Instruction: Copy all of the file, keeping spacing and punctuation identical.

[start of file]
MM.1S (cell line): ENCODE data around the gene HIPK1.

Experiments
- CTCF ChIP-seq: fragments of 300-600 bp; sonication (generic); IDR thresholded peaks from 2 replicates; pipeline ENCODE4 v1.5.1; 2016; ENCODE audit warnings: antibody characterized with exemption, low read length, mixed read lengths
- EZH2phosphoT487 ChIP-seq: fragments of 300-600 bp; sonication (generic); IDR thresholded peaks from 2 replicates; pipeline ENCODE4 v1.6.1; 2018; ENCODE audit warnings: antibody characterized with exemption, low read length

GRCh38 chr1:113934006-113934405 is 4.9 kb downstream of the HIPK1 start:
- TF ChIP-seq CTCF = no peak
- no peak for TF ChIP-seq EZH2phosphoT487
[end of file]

MM.1S (cell line): ENCODE data around the gene HIPK1.

Experiments
- CTCF ChIP-seq: fragments of 300-600 bp; sonication (generic); IDR thresholded peaks from 2 replicates; pipeline ENCODE4 v1.5.1; 2016; ENCODE audit warnings: antibody characterized with exemption, low read length, mixed read lengths
- EZH2phosphoT487 ChIP-seq: fragments of 300-600 bp; sonication (generic); IDR thresholded peaks from 2 replicates; pipeline ENCODE4 v1.6.1; 2018; ENCODE audit warnings: antibody characterized with exemption, low read length

GRCh38 chr1:113934006-113934405 is 4.9 kb downstream of the HIPK1 start:
- TF ChIP-seq CTCF = no peak
- no peak for TF ChIP-seq EZH2phosphoT487